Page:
Punita Sinha is a computer scientist at Lawrence Livermore National Laboratory. She is currently the group leader of the B Physics Simulations CS group leader, where she works on and manages a team of computer scientist s working on HPC (high performance computing ) multi-physics, massively parallel simulations codes.
Punita Sinha is a computer scientist at Lawrence Livermore National Laboratory. She is currently the group leader of the B Physics Simulations CS group leader, where she works on and manages a team of computer scientist s working on HPC (high performance computing ) multi-physics, massively parallel simulations codes. Since joining the Lab in 1998 she has worked in various projects across the lab, from scientific data management, NIF supervisory control systems, and project lead for CASC research application. Prior to joining the lab she had worked in IBM for over a decade, as a software developer, as well as a short stint in business development with data management tools. Punita has served as a past Chair of the SWING (Software Improvement Networking Group) steering committee, Chair of Asian Pacific AmericanCouncil and as the co-chair of the Women's History Month Committee. She holds an M.S degree in Computer Science from Boston University and a BS in Physics, Chemistry and Mathematics.
1) What inspired you to work in STEM?
My father was a Physicist, and later a Professor of Theoretical Physics. I grew up in a neighborhood where most of the families had a father who was working as a scientist. We even had the occasional woman scientist. There were doctoral students at the Lab and Institutes, where my father worked, which had women students. My father often spoke about his work at the dinner table, speaking about the exciting breakthroughs in his field, and about the latest happenings, and the people in his field. The celebrities in our family were the Nobel Prize winners, and he spoke about meeting them in the various conferences he attended.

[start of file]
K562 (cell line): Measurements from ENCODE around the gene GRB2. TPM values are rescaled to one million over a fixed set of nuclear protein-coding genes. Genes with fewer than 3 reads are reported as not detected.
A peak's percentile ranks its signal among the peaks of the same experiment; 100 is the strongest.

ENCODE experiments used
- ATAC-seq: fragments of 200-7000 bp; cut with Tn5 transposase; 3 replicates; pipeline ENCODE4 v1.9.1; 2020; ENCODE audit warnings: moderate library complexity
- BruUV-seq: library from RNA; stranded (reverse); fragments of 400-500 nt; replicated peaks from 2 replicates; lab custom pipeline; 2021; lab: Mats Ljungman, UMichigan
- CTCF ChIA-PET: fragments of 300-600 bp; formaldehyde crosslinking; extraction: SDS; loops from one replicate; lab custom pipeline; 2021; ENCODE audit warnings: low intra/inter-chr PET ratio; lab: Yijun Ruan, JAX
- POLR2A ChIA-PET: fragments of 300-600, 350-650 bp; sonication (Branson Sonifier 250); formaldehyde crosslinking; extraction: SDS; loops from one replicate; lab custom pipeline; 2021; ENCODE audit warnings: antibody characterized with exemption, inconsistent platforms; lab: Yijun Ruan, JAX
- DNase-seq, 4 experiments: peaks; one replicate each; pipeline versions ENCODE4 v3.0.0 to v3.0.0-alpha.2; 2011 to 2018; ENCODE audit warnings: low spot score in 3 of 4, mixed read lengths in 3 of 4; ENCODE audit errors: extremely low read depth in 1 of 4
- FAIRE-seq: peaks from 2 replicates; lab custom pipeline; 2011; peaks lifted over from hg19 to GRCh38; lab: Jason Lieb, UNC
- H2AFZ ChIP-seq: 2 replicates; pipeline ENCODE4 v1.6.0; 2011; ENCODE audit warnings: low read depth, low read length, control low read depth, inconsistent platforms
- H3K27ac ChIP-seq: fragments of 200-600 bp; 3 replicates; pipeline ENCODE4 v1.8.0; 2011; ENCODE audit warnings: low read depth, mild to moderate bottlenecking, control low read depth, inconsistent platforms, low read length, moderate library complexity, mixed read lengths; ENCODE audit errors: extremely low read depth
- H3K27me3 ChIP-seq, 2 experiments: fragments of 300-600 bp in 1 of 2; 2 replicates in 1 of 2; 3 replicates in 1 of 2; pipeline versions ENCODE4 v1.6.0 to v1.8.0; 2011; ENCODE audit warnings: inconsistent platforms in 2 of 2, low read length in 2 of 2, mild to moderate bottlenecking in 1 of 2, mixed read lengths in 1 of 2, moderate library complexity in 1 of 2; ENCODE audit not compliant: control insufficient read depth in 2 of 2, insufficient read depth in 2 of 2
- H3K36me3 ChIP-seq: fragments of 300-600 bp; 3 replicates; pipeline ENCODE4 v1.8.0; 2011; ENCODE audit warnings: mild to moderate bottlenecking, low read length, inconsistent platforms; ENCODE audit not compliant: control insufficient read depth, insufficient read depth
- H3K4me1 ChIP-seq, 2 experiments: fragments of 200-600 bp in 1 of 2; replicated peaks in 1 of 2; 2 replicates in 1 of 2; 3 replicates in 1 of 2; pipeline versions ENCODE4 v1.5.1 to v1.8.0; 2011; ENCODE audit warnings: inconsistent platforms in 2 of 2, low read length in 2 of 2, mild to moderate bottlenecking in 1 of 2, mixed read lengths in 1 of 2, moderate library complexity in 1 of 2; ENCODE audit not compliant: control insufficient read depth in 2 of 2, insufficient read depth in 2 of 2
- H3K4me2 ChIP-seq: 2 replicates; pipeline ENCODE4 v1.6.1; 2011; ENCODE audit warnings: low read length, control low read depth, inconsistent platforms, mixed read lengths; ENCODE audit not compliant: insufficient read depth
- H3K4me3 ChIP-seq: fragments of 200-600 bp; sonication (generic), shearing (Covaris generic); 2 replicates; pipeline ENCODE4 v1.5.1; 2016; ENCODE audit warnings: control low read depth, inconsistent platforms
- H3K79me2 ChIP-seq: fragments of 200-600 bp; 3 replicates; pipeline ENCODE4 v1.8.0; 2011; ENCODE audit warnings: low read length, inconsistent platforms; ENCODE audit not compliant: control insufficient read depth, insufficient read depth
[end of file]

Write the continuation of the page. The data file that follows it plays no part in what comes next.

All of this made inspired me to be more like him. Science was interesting, and exciting. It promised to help in understanding the world around us. What were the essential elements in time, space and matter? In school, I found that the science classes were much more interesting than history or language, which consisted more of memorization, rather than real understanding. So, I naturally moved towards the sciences for my undergraduate degree. My undergraduate college required one to specialize in 3 separate subjects – and I chose Physics, Chemistry and Mathematics. My most enjoyable subject was pure Math and Logic. After graduating, I entered a world where Computer Science was the up and coming field. I took some courses in introductory Computer Science and found I took to it most naturally, so I ended my doing an MS in Computer Science. My first job was at IBM’s Santa Teresa Lab in San Jose, where I worked in Compiler Development. Later I also worked on Software tools – such as a program understanding and Code restructuring tools – as well as a stint in Business Development with their Data Management tools. In 1998 I joined Lawrence Livermore National Laboratory – working in Scientific Data Management, later working in NIF’s control systems software development, project leader for a research code – SAMRAI and eventually being a group leader for a team of computer scientists working in the Lab’s multi-physics simulations code.